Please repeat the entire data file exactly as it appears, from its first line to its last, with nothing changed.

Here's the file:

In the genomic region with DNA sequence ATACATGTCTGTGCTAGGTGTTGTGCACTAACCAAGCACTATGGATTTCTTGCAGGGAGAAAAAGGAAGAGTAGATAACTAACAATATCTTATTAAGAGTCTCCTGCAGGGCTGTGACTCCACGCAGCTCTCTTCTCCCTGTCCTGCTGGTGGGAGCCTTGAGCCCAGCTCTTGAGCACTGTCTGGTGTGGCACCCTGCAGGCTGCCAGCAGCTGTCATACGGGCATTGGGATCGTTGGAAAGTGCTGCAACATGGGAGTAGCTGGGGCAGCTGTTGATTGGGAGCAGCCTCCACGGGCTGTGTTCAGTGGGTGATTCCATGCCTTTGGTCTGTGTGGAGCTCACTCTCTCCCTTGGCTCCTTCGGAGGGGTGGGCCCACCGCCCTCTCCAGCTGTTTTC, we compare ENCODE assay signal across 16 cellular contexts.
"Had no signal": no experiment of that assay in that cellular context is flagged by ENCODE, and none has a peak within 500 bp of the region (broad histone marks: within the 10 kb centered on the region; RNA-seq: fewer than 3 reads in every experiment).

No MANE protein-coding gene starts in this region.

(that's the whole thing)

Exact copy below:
In the genomic region with DNA sequence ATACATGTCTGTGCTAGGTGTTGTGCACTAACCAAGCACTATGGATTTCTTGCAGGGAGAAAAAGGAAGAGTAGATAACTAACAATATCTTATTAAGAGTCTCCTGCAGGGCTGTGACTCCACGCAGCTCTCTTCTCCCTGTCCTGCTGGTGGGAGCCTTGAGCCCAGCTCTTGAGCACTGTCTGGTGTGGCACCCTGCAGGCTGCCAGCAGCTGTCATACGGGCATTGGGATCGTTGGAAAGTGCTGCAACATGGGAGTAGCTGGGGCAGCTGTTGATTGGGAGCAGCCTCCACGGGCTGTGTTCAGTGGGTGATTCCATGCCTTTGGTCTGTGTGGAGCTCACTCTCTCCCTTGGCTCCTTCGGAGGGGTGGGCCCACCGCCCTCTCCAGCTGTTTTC, we compare ENCODE assay signal across 16 cellular contexts.
"Had no signal": no experiment of that assay in that cellular context is flagged by ENCODE, and none has a peak within 500 bp of the region (broad histone marks: within the 10 kb centered on the region; RNA-seq: fewer than 3 reads in every experiment).

No MANE protein-coding gene starts in this region.